Eneco Details Revolutionary Power Chip Page: 1
Source: Green Business Week
Speaking in a hotel conference room near Tower Bridge late last week Dr Lew Brown, president and CEO of Eneco, is trying to convince a roomful of sceptical investors that its new chip technology will revolutionise the way we generate electricity. It has to be said that he is doing a pretty good job.
"This chip compares with the invention of the transistor, or the TV, or the first aircraft," he says. "It is a genuinely disruptive technology." Now if a claim like that won’t get investors' attention I'm not sure what will."
Eneco is a development stage company that claims to have invented and patented a "solid state energy conversion/generation chip" that will convert heat directly into electricity or alternatively refrigerate down to -200 degrees celsius when electricity is applied. As one potential investor who has flown all the way from Scotland for the two hour presentation confides: "I had to come, it just sounded too good to be true."
So is it too good to be true? Will it work? Well, on first impressions it just might. And it could have a massive impact on how IT equipment, and in particular laptops and other mobile devices, are designed and powered. The chip is based on the principles of thermionic energy conversion whereby the energy of a hot metal over comes the electrostatic forces holding electrons to its surface. These free electrons then pass across a vacuum to a cold metal and in the process create an electronic charge that can be harnessed.
The main difficulty with exploiting this process at a commercial level has been in creating the vacuum between the two metals. But Eneco has overcome the problem by replacing the vacuum with, what the brochure describes as, "a properly selected semiconductor thermoelectric that is thick enough to support a significant temperature differential between the emitter and the collector in order to achieve efficiencies of practical interest". The result is a solid state energy conversion chip that can operate at temperatures of up to 600 degrees celcius and deliver absolute efficiencies in terms of how much heat energy is converted to electricity of between 20 and 30 percent.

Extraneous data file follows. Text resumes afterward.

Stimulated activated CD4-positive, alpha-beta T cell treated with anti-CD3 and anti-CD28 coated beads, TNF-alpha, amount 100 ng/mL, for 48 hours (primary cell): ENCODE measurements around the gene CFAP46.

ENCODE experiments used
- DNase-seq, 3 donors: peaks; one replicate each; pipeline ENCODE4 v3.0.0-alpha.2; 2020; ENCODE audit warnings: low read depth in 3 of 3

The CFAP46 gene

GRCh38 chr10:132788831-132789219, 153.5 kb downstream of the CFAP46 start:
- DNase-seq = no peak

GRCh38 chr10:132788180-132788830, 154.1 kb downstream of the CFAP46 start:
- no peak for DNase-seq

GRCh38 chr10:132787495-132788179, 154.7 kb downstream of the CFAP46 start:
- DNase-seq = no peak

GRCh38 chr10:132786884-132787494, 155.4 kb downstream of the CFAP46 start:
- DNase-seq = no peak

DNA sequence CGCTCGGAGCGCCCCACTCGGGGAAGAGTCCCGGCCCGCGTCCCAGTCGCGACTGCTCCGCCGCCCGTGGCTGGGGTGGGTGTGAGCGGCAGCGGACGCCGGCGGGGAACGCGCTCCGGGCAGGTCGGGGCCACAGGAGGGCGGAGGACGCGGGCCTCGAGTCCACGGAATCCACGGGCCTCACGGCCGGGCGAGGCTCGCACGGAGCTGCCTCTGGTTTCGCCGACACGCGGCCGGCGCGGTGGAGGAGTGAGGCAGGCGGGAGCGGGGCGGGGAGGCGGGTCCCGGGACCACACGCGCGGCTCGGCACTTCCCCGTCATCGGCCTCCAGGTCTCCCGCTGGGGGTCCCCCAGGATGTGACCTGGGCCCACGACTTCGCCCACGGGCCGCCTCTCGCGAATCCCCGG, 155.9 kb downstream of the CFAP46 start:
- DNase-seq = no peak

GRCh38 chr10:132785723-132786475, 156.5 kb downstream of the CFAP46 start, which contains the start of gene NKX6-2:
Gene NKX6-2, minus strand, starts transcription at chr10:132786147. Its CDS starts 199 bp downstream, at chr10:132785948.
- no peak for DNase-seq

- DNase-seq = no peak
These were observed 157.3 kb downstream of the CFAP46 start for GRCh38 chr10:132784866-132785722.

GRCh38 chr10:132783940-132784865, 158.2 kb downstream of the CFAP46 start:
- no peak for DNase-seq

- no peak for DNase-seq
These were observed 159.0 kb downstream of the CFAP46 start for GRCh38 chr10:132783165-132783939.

Initially Eneco plans to target the "low-hanging fruits" found in the existing thermoelectric market. The company says the technology would suit off-grid energy generation environments, such as pipeline monitoring stations and space craft, where its promises to outperform existing thermoelectric products. The company also
expects to have its first order in this area from the US military soon.
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